Crea­ting con­tai­ners for he­al­ing and growth


Authors: Martin Ringer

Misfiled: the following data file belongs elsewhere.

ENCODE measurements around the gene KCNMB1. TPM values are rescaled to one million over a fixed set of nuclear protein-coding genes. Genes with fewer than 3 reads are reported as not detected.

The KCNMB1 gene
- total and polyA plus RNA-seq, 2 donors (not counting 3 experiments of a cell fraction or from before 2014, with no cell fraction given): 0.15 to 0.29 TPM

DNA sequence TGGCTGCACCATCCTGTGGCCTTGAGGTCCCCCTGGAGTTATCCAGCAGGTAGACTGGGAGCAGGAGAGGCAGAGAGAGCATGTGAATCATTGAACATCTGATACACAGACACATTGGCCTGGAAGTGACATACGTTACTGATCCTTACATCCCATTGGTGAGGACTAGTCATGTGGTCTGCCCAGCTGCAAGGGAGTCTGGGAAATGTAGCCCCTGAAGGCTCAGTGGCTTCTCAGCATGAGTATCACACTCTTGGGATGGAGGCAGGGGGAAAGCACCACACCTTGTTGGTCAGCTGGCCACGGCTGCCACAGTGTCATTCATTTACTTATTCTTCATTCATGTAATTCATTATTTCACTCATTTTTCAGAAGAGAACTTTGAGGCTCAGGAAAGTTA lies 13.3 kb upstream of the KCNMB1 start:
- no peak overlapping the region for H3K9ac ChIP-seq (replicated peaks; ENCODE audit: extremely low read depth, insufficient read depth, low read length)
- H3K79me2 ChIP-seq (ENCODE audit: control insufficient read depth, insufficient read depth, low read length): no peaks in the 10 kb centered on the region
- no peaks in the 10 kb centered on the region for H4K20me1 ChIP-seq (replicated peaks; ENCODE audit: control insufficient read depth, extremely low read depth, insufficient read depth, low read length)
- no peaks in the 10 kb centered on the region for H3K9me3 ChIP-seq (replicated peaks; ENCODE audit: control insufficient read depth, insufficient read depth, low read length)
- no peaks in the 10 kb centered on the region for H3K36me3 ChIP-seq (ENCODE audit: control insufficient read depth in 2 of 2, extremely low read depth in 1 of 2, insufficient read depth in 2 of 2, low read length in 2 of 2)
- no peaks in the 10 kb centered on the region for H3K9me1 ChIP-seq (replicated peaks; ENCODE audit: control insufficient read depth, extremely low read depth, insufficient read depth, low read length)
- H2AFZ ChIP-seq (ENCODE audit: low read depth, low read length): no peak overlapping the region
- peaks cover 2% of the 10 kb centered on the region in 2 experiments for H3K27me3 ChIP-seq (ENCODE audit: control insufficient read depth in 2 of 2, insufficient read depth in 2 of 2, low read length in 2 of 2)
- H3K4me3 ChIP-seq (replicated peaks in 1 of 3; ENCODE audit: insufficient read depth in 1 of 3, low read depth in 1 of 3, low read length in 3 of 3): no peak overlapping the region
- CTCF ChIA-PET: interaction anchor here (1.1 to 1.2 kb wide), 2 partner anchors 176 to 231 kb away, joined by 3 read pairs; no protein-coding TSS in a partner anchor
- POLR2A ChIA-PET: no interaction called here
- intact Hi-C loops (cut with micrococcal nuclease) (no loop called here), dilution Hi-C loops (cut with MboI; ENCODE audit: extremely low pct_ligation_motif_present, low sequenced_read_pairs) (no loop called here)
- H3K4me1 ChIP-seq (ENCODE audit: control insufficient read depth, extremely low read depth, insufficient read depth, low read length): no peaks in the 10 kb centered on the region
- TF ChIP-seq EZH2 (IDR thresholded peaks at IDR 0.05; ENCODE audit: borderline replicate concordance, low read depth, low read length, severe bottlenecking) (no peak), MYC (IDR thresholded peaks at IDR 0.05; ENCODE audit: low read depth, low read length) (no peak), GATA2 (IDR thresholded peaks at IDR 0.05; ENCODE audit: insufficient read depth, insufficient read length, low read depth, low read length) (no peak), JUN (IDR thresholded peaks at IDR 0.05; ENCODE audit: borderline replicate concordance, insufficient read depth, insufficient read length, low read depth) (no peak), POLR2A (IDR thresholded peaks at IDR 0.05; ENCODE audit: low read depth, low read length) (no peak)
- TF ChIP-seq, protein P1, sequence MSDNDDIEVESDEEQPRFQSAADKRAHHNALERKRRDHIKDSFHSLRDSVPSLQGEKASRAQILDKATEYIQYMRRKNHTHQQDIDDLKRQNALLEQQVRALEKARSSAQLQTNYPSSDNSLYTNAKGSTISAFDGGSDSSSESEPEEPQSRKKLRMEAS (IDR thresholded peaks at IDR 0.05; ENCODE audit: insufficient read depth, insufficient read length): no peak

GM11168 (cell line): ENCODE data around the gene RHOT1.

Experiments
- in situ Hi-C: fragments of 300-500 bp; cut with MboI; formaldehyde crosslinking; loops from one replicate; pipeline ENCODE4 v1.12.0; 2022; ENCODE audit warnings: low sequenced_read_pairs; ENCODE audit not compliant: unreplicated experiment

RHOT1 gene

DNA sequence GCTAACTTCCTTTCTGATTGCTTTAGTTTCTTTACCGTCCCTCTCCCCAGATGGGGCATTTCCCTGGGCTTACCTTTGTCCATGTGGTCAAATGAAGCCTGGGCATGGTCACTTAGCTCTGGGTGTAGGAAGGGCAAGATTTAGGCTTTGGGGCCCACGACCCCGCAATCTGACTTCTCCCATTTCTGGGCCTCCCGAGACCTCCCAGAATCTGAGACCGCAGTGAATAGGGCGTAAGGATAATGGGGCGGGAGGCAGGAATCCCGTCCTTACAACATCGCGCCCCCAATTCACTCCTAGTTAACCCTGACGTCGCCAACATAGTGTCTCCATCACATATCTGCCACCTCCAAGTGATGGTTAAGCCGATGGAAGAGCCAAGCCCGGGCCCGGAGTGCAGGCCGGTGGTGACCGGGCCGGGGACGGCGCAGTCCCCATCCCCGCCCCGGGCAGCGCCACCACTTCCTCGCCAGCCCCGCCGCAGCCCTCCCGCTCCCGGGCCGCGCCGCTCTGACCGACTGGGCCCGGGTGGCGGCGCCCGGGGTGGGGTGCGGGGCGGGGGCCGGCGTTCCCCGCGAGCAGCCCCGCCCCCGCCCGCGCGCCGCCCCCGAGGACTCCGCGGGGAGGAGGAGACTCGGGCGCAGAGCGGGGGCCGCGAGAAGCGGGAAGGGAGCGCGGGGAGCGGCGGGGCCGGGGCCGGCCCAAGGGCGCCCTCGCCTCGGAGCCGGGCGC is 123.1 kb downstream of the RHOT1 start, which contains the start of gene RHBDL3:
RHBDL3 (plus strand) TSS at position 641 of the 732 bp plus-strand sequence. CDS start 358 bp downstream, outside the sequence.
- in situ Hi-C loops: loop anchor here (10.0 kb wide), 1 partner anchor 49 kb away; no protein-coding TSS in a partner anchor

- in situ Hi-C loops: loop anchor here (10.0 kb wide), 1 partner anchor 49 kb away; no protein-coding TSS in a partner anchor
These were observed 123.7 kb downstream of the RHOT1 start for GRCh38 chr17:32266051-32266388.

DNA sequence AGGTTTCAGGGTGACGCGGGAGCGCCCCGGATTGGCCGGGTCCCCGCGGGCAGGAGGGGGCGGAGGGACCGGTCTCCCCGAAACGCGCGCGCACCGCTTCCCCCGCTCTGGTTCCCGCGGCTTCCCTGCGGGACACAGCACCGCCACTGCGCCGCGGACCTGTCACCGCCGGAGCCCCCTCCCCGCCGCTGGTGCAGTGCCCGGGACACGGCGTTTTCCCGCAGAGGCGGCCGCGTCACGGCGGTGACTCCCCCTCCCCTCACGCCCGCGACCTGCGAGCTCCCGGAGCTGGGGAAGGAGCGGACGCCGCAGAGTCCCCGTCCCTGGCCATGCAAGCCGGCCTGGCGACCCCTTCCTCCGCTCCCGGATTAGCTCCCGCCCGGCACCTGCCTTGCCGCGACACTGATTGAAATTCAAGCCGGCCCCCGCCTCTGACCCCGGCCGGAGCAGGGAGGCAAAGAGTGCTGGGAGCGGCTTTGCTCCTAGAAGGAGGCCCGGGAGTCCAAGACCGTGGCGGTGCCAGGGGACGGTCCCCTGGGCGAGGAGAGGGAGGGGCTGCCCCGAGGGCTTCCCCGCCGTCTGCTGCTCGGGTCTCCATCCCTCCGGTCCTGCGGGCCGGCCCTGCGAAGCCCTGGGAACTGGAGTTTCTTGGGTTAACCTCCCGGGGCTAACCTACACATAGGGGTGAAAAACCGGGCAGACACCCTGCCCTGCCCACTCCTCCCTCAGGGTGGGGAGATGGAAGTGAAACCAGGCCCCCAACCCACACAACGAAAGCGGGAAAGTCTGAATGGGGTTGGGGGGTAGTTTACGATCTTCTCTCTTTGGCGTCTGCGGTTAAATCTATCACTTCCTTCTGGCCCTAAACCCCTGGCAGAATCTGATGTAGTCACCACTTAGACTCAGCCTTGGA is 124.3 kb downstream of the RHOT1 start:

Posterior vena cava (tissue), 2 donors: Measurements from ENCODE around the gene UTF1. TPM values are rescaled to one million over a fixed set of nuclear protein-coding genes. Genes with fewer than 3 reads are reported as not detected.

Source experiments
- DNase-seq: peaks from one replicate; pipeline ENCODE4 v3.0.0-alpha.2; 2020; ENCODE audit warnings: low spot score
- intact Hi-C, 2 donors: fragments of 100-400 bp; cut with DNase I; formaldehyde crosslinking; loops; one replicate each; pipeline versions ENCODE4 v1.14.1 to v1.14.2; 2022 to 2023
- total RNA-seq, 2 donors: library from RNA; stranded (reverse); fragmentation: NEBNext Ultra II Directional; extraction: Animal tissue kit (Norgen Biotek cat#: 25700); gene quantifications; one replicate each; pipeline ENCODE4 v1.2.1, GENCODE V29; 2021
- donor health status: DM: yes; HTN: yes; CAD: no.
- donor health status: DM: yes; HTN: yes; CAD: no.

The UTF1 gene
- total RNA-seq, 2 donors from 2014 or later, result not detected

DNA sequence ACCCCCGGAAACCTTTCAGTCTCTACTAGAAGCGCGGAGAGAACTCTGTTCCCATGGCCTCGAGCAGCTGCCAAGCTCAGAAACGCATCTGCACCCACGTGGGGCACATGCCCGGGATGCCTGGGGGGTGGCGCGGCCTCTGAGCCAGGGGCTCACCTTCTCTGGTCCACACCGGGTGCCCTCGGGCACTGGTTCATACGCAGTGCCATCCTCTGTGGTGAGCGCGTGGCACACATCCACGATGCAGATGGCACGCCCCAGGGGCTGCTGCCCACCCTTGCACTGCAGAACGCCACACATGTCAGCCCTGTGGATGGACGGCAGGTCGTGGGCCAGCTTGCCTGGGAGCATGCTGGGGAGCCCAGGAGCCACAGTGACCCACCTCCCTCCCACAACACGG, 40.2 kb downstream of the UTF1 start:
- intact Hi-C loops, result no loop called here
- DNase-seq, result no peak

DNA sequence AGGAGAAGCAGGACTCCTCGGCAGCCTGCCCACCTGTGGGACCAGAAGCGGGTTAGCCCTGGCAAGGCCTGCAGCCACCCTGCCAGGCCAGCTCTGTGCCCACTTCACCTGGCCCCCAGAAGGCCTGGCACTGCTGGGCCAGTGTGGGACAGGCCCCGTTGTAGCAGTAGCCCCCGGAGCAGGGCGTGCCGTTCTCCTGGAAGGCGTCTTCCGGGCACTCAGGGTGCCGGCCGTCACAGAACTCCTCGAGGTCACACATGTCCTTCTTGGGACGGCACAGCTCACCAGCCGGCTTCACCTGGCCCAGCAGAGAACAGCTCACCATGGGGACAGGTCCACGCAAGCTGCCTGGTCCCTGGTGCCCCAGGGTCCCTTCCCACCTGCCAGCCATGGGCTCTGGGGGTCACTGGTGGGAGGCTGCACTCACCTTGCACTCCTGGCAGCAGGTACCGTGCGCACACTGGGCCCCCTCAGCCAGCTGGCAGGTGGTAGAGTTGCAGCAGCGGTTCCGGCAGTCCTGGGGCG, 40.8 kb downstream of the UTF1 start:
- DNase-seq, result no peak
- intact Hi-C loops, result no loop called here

This pa­per fol­lows the con­ver­sa­tio­nal in­for­mal style of the ori­gi­nal oral pre­sen­ta­ti­on for the 9IATC/3rd GATE that I pre­sen­ted by vi­deo re­cor­ding. The pa­per fo­cu­ses on the ques­ti­on of how out­door he­alth­ca­re prac­ti­tio­ners can work ef­fec­tively when they are amidst a pan­de­mic of an­xie­ty that ari­ses from mul­ti­ple sources of mas­si­ve dis­rup­ti­on to our ever­y­day li­ves. First­ly, the sources of an­xie­ty are ex­ami­ned and then the sug­ges­ti­on that ‘con­tain­ment’ can be a fun­da­men­tal con­di­ti­on of ef­fec­ti­ve­ness. The spe­cia­li­sed term ‘con­tain­ment’ is de­con­s­truc­ted as the fa­ci­li­ta­ti­on of safe, se­cu­re, re­spon­si­ve, pur­po­seful, boun­ded, and con­nec­ted spaces. That is so­cial, emo­tio­nal and psy­cho­lo­gi­cal spaces ra­ther than just phy­si­cal spaces. A key com­po­nent for prac­ti­tio­ners of the con­tai­ning fa­ci­li­ta­ti­ve stance is de­scri­bed as the ca­pa­ci­ty to be pre­sent with self and others. The pa­per ends with musings about the re­le­van­ce of con­tain­ment in wi­der con­texts and the dan­gers of over-em­pha­sis on con­tain­ment.

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